Hazel McHaffie

morals

The Apprenticeship

Saturday 28 December 2019: our twentieth (!!) Christmas story/play with the grandchildren. The culmination of a year knitting over forty hats while I devoured all those psychological thrillers you’ve heard me talking about!

It’s now twenty years since the first child was born and I was asked to create a new tradition for a new generation. Back in 1999 I wrote a simple story for a ten-month-old that involved her floating away on a balloon to a distant land and rescuing a little African girl from poverty. Actual printed-out photos of our baby granddaughter enacting the story back then were glued into position on the page to illustrate it. Never in my wildest imaginings did I think I’d still be doing this two decades later! But of course, in that time, technology has changed out of all recognition. The hard-copy books of the story are digitally produced, liberally illustrated; the narrative and the moral within it infinitely more sophisticated.

This year the drama took place largely outside – a first, and a big gamble given our uncertain weather! Thankfully it was dry and relatively mild, although slushy mud in one place claimed one victim (me), and a keen wind towards the end made lighting sparklers tricky. The in-between generation took responsibility for being one step ahead of the actors, setting up each scene in different places throughout our local nature reserve and town. I simply had to trot along, narrating the story, with the youngsters following a lantern, working out clues at each stop.

The story basically revolves around four young people who notice an advert in a shop window for an apprentice to an inspirational and magical milliner. All four decide to apply. Selection is through an initiation ceremony where they have to identify desirable attributes for such an employee, using magical thinking caps and various tools and artefacts – a different colour of the rainbow at each stop.

Puzzling …

 

Concentrating …

Recording …

Collaborating …

We began at 1pm and it was dark by the time we stood around a fire in the garden, finally  learning who had been successful in gaining the apprenticeship.

The day ended with a rainbow meal, some of it assembled by the teenagers themselves, using colourful ingredients.

Now here we are, post the event I’ve been preparing for all year, racing to get the books created before 12 January – our annual target date for publication, which this year coincides with our second granddaughter officially becoming an adult!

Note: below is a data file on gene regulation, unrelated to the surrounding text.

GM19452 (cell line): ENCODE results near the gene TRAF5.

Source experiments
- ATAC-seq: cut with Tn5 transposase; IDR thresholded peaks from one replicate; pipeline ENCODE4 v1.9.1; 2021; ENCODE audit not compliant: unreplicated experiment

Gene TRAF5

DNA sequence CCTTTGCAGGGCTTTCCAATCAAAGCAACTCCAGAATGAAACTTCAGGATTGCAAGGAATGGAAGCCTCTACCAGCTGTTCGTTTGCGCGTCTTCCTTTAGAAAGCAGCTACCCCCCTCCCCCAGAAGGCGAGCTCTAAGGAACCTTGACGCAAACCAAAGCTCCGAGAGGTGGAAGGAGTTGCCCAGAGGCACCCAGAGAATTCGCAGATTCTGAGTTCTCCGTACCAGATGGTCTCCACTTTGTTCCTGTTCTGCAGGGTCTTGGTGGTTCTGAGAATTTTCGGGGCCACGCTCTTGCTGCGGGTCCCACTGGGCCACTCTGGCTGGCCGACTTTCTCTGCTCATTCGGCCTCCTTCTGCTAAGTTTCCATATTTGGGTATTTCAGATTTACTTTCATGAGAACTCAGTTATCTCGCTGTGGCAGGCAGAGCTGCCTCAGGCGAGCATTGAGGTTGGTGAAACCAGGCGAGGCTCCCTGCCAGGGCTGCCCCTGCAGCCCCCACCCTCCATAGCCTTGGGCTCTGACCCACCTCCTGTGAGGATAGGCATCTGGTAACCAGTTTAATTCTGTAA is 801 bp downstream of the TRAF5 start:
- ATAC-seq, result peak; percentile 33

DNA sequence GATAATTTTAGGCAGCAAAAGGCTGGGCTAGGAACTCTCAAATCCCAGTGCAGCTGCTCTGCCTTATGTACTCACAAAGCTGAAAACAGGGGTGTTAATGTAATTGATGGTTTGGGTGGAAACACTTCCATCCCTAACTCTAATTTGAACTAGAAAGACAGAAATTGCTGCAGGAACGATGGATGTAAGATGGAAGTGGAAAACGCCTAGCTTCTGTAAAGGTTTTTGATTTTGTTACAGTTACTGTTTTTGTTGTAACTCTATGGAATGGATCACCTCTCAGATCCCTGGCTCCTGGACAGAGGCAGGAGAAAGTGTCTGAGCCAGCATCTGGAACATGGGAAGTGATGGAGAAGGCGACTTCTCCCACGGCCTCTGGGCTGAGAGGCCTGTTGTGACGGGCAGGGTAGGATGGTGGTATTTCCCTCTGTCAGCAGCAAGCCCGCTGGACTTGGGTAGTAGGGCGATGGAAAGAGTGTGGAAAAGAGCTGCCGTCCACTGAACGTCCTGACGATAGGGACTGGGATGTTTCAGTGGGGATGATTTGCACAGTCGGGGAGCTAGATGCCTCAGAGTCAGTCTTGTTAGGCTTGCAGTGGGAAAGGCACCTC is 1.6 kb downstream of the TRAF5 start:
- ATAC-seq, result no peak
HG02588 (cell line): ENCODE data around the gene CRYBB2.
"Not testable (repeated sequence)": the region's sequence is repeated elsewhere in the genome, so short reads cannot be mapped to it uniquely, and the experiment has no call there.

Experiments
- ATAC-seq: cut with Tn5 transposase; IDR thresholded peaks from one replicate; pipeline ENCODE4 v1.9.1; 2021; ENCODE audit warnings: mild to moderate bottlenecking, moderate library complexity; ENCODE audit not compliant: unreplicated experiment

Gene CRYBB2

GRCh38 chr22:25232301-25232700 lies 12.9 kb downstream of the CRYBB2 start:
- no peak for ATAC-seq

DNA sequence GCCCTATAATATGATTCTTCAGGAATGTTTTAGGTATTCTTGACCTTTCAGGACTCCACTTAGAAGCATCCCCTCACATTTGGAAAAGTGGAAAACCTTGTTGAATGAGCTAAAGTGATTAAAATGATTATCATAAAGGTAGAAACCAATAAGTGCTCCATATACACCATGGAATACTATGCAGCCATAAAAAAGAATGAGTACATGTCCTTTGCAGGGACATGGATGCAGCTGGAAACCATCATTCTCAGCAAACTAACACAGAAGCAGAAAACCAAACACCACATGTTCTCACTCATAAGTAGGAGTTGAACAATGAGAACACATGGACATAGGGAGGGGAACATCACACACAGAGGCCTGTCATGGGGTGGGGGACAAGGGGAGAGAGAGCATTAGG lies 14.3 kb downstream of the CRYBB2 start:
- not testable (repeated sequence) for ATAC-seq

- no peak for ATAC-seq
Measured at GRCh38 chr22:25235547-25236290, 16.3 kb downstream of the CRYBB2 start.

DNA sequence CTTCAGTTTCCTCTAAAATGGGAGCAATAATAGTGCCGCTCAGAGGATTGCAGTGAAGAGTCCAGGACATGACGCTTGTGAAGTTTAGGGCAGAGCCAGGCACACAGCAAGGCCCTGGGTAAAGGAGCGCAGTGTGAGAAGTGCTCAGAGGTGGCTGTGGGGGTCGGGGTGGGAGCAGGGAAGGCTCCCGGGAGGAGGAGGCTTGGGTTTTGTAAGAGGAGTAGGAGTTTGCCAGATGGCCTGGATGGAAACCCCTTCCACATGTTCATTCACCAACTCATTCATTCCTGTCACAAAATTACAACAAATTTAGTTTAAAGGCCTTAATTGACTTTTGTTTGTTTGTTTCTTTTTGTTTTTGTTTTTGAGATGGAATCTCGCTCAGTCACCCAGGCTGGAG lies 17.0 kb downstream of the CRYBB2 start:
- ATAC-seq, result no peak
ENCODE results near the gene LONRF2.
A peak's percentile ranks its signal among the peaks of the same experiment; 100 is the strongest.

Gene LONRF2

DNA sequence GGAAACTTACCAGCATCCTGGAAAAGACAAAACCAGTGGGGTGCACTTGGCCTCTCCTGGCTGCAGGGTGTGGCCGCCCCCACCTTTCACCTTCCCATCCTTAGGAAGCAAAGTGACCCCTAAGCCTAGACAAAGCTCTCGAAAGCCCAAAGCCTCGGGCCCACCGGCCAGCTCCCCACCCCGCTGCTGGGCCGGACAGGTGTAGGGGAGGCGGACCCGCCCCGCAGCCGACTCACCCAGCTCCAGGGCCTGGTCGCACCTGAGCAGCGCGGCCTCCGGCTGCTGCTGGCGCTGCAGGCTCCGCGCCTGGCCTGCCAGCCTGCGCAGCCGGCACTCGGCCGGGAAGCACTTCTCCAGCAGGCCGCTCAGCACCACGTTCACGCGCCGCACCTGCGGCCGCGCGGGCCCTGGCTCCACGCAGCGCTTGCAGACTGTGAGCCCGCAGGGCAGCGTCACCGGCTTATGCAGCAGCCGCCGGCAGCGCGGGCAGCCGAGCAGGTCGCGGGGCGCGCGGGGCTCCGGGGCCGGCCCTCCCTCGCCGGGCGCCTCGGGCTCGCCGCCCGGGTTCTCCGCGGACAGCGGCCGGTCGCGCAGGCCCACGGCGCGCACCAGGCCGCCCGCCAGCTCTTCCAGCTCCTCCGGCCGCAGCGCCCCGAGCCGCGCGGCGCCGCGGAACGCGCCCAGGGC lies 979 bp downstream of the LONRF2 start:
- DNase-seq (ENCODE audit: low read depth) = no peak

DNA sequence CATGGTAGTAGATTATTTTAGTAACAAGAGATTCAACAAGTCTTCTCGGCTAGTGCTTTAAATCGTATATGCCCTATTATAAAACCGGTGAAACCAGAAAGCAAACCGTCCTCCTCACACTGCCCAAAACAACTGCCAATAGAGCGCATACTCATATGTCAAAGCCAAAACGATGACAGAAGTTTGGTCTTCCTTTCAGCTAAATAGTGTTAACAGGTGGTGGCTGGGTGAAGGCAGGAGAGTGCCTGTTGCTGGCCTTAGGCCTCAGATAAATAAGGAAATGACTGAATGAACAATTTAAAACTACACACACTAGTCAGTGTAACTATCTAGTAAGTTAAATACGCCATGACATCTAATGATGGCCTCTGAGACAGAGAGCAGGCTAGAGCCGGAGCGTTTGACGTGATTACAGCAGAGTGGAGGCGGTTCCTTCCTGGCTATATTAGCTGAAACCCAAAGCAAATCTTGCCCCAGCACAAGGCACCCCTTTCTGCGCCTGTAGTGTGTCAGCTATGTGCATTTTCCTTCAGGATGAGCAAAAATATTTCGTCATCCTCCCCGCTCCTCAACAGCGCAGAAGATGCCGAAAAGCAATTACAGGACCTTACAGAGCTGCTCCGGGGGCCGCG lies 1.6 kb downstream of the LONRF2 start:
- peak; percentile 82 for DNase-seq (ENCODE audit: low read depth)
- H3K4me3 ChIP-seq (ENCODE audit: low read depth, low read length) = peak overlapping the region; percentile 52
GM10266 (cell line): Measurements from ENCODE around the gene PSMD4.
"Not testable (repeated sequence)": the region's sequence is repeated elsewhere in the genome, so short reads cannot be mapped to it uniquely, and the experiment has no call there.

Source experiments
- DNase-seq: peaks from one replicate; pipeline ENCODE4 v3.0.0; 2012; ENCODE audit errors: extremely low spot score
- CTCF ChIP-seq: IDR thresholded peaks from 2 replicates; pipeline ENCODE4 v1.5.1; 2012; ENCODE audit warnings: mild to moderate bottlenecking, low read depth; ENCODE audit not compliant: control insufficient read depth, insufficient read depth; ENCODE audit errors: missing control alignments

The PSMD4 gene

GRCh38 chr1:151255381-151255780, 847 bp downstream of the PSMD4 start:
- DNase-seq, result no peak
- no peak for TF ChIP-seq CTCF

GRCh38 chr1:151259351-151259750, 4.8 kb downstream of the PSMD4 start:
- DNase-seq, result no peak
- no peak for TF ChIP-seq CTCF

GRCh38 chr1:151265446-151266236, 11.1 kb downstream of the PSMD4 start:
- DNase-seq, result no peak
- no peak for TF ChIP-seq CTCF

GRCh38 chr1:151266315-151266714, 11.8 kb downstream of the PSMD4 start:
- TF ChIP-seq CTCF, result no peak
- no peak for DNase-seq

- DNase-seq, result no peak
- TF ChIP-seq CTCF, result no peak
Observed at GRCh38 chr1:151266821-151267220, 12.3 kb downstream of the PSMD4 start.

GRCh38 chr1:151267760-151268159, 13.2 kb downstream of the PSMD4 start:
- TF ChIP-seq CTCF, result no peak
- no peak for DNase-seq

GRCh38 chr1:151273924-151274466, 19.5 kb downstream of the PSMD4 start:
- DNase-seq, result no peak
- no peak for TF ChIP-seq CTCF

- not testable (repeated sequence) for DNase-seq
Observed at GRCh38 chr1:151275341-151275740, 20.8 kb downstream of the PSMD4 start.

It only remains for me to wish you all every blessing in 2020. To those who are sad or struggling: may you find peace and solace. To those whose lives are rich and full: may you find contentment and gratitude. To those who fear the future: may you find hope and confidence. And may God bless you, everyone.

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Literary drama

Time once again for my annual sortie into the world of play-writing and producing a little drama for my grandchildren – our nineteenth would you believe! The youngsters, as ever, rose to the occasion magnificently, applying themselves to all the activities – from deportment lessons to tasting potions, from sewing bookmarks to deciphering Cockney slang, from picking pockets to exploring archaic texts – with their usual aplomb, and that in spite of half the assembled company still recovering from this really nasty respiratory bug that’s rife just now.

(The stage is a book-filled house and no shots are posed, so what you see is the play as it happens.)

In a nutshell, the story centres on a Johanna Spyri Heidi-lookalike, who is an avid reader.

On this occasion as Heidi loses herself in each book, characters emerge from the shadows and take her into their worlds. Enter The Artful Dodger (Oliver Twist).

… the Black Witch (Hansel and Gretel) and Morgana Pendragon (Merlin).

Titania, Queen of the Fairies (A Midsummer Night’s Dream) works her magic and leads the cast to new adventures,

… exercising a softening effect.

Marmee March (Little Women) lulls everyone into a false sense of security with her homespun wisdom and American notions.

But things then start to really hot up. Enter a fabulously rich and imposing Mr Boldwood (Far from the Madding Crowd) who soon falls prey to the Artful Dogder’s pickpocketing skills.

But even Mr Boldwood can only bow in the face of the whirlwind that is Lady Denny, distinction and breeding oozing from the tip of her bonnet to the toe of her boot.

… who sets about improving the marital stakes for all the young ladies.

It’s left to Little John (Robin Hood) to risk the Lady’s wrath, and rescue The Dodger, making his day with some man-to-man gutsy banter, and a seemingly inexhaustible supply of flaming arrows.

We happily spanned centuries, social milieu, and fictional genres, and everyone went away with an armful of precious books, quite a number of them collectors’ items.

And the moral of the tale?
What terrific advantages these young people have over children from all those earlier periods; not to be taken for granted or squandered. Not least their literary inheritance: books and stories which can open up times and experiences and worlds in wonderful ways.
Treasures indeed.

PS. If you’re a fully paid up member of the anachronism police please don’t bother listing the errors; we already know we took untold liberties. This was a private members only production; the rules of engagement are fully understood.

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